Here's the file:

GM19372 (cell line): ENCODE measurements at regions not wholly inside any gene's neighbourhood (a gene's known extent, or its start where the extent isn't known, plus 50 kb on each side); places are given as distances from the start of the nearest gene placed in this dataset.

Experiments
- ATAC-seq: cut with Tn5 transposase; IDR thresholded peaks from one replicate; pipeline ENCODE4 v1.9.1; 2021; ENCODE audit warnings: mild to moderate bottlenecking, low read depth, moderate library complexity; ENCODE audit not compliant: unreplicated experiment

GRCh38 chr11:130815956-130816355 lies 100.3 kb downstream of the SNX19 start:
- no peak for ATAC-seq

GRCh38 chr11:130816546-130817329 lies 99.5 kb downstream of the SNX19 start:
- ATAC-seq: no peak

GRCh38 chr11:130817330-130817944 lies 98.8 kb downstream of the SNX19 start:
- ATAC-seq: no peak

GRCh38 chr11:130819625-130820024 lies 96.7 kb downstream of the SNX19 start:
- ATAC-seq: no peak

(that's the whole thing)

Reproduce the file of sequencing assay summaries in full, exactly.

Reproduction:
GM19372 (cell line): ENCODE measurements at regions not wholly inside any gene's neighbourhood (a gene's known extent, or its start where the extent isn't known, plus 50 kb on each side); places are given as distances from the start of the nearest gene placed in this dataset.

Experiments
- ATAC-seq: cut with Tn5 transposase; IDR thresholded peaks from one replicate; pipeline ENCODE4 v1.9.1; 2021; ENCODE audit warnings: mild to moderate bottlenecking, low read depth, moderate library complexity; ENCODE audit not compliant: unreplicated experiment

GRCh38 chr11:130815956-130816355 lies 100.3 kb downstream of the SNX19 start:
- no peak for ATAC-seq

GRCh38 chr11:130816546-130817329 lies 99.5 kb downstream of the SNX19 start:
- ATAC-seq: no peak

GRCh38 chr11:130817330-130817944 lies 98.8 kb downstream of the SNX19 start:
- ATAC-seq: no peak

GRCh38 chr11:130819625-130820024 lies 96.7 kb downstream of the SNX19 start:
- ATAC-seq: no peak